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This review is from: TRENDnet TEG-S80DG Unmanaged GREENnet Switch
Pros: In case "gigabit for shoestring budgets" and "works right out of the box" don't suffice, there's no wall-wart AC adapter, so you don't have to worry about DC voltage, amperage, polarity, plug tip shape, or some beast of a box covering an adjacent outlet. Small, unobtrusive, quiet. Metal case provides some RF shielding (albeit unintentionally).
Cons: 10Base-T connections are "indicated" by displaying a lit connection LED but no corresponding traffic LED ("off" may mean "on"). Hard to distinguish green from yellow on traffic LEDs (gigabit v. fast ethernet, respectively). LEDs tend to light up adjacent indicator windows (a common failing on many LED panels).
If you lose the AC cable, you can't swap in a spare AC cord - the power recepticle uses round pins in a Venn-configured round sleeve, unlike the ubiquitous triple-slat within a trapezoid plug.
Other Thoughts: I have no way to tell if this is indeed "green" other than looking at the electric bill at the end of every month.
The only observation worth mention that isn't of the ordinary is that I can now "call" my boxes by hostname; previously I had to SSH, mount NFS shares, or browse to each computer's remote management URLs by dotted-quad. I don't understand why it works as networking is not my forte, but my machines work just fine now and that's good enough for me.
Pros: Text is amazingly crisp (see "Other Thoughts") and the picture-in-picture lets you watch (or at lest hear) TV while you work. It has "legacy" component/composite RCA jacks for analog input and works fine with DVI-to-HDMI cables.
The users manual is comprehensive and the on-screen menu system is simple enough for even a simpleton to use (read: you won't be getting calls for that tech-wary family member, friend, or coworker who thinks you're their personal 24/7 tech support).
Cons: Although I'm sure Samsung's engineers have made sure that this will never happen, I find it somewhat disturbing that the monitor is not affixed to the monitor stand - it sits atop the neck of the stand and is kept in place by gravity. And since the tilting mechanism is on the base of the monitor, one gets the feeling that if the monitor is set to lean back too far it may just fall off its perch. Consumers in earthquake-prone areas or live near a truck route with heavy traffic might want to take the this monitor's sturdiness into consideration.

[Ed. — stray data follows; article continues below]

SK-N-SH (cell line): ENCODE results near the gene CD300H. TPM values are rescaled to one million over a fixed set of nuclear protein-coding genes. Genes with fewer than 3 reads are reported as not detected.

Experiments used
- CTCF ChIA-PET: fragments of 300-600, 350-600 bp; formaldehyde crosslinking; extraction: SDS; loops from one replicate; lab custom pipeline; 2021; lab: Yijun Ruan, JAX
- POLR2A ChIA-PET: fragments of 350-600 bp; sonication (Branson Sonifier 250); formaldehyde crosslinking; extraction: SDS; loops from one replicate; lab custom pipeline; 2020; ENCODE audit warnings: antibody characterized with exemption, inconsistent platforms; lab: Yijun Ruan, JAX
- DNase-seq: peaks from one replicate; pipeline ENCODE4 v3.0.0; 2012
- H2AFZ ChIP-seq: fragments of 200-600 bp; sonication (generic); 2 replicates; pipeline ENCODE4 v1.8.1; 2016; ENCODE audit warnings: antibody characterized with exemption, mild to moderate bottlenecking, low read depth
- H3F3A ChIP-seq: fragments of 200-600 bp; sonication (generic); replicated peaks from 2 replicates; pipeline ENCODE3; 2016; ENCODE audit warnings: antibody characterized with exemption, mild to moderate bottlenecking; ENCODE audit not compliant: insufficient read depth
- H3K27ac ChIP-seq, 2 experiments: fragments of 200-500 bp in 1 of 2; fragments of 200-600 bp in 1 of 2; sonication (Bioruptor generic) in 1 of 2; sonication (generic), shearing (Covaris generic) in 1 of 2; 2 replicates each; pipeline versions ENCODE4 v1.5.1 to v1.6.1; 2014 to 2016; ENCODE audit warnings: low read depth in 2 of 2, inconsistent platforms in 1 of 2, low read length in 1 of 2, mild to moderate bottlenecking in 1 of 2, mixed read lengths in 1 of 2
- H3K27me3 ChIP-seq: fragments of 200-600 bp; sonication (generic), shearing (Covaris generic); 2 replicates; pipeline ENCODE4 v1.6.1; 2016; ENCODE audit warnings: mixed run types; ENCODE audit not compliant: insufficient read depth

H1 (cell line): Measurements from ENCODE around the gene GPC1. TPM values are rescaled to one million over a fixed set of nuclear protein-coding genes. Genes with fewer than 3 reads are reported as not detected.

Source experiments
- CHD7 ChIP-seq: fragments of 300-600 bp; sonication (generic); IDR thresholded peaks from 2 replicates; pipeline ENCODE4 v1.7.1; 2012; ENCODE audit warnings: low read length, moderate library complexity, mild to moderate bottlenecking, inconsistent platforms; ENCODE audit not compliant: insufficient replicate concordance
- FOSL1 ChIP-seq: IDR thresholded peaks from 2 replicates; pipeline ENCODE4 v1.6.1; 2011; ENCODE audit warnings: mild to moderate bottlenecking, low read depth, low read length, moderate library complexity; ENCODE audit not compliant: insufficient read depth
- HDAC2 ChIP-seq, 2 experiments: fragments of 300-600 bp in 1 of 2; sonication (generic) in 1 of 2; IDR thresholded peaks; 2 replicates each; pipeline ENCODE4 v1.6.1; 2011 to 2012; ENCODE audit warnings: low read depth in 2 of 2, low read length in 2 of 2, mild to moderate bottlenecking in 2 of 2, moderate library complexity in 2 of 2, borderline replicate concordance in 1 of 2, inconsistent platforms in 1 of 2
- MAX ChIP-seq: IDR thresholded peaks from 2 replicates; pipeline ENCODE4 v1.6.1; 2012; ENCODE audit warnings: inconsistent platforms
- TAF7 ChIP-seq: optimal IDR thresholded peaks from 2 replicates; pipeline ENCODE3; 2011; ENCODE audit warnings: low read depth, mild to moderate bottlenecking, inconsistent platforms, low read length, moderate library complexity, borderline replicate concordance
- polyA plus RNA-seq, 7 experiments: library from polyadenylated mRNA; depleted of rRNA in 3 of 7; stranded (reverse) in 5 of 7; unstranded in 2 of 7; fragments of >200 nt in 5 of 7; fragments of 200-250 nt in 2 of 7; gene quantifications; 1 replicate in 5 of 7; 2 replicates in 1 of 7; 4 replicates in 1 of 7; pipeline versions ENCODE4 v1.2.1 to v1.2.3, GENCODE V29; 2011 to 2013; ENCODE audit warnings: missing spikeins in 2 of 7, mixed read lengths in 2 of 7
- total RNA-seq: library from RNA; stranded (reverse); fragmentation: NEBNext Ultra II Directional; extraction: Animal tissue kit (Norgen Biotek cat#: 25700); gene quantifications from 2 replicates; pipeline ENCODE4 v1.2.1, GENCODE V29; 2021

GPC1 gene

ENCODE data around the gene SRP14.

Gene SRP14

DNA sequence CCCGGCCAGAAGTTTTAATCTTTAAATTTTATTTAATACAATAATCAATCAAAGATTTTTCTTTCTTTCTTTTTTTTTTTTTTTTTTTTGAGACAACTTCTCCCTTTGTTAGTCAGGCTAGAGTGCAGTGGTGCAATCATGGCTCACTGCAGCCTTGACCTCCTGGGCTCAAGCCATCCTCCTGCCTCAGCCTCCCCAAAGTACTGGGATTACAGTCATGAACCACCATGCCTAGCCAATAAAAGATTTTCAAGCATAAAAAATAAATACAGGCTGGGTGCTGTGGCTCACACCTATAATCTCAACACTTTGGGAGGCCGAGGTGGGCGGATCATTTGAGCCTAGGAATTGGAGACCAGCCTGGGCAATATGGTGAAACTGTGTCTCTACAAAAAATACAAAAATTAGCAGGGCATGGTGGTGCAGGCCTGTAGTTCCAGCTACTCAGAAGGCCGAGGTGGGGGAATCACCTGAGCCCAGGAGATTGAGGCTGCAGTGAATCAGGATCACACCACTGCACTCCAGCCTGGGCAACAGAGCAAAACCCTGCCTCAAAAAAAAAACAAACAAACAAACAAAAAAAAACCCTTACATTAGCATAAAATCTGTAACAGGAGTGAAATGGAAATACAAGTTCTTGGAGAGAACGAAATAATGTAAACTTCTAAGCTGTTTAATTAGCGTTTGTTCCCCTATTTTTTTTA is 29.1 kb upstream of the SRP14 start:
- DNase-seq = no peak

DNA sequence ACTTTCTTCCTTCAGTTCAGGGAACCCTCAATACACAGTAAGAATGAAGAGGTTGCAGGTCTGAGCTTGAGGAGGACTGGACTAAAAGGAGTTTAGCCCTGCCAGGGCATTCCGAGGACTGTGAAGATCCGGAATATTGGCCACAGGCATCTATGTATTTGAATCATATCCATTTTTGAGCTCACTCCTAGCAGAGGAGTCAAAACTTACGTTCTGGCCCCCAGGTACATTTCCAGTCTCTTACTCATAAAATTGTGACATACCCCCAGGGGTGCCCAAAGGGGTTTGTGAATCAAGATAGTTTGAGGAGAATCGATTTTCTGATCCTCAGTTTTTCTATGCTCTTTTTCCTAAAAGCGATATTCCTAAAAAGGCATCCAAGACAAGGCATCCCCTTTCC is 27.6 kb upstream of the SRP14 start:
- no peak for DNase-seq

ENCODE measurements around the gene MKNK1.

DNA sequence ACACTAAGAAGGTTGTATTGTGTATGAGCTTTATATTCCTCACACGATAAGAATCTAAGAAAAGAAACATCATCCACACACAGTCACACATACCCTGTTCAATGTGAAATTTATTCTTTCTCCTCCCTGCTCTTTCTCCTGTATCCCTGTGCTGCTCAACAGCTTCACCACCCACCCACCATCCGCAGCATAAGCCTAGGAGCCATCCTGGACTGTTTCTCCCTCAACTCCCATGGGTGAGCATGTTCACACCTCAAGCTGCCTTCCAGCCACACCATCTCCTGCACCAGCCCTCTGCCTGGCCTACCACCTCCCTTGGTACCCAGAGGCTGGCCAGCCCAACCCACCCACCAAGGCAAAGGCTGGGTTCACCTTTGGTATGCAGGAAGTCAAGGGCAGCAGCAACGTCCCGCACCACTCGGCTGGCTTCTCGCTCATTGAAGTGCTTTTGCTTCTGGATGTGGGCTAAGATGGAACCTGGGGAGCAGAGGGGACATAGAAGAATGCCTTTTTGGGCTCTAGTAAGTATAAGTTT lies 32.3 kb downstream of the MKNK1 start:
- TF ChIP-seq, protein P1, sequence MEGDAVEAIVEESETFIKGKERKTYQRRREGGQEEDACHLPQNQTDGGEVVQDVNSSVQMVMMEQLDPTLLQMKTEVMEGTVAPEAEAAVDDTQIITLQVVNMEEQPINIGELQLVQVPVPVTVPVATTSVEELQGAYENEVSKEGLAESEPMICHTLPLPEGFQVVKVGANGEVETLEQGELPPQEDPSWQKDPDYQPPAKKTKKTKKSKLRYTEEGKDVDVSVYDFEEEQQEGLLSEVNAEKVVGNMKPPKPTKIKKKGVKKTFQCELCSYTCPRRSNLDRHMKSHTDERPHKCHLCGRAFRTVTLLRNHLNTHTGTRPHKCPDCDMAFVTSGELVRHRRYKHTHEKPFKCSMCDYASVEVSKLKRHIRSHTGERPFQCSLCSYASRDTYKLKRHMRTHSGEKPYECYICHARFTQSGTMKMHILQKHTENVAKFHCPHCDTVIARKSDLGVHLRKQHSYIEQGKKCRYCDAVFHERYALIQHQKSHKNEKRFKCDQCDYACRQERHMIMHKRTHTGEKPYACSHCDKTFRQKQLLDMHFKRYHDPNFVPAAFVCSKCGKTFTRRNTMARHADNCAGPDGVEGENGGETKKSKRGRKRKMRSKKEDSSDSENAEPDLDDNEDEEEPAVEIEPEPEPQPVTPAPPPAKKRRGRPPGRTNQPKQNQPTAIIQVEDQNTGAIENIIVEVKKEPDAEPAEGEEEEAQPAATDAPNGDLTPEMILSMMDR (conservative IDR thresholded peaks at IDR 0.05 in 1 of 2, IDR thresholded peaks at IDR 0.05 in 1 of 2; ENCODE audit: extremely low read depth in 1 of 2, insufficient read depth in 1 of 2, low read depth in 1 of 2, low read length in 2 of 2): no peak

The on-screen menus are very clear, but you have to navigate rather deeply to make any changes. For instance, it takes no less than four button-presses to turn picture-in-picture on and off - something that other Samsung monitors (see "Other Thoughts") do with just one button. Expect to lose a good day or two to setting up the channel list to your liking.
Finally, the on-screen "mute" icon is annoying - there has got to be a way to kill it.
Other Thoughts: An annoyance that mostly affects computer users rather than couch potatoes or gamers is overscanning and artifacting. The solution isn't explicitly stated in the manual so I'll explain it here: if you're hooking up a computer through HDMI, be sure to name the HDMI input to "PC" or "DVI PC". Your eyes will thank you (unless you enjoy overscanning and atrifacting).
It would have been nice if the screen were protected by a thin sheet of acrylic, as it helps keep dust off the monitor, and it would also have been nice if the USB and headphone jacks were on the side of the monitor instead of on the back. Finally, it would also have been nice if there were physical buttons on the bezel for power, volume, channel, etc. - with electrostatic buttons you're never quite sure what you've pressed (if you've pressed anything at all).
All in all, a worthy successor to the Samsung SyncMaster 910MP, my recently-deceased multipurpose monitor.
This review is from: Transcend 8GB microSDHC Flash Card with mini & SD Adapter Model TS8GUSDHC6-2
Pros: Quick and capacious Micro-SD card.
Cons: Finicky adapters (sometimes they work and sometimes they don't).
Other Thoughts: These things are far too small - especially if you've got arthritis or less-than-perfect vision.READ FULL REVIEW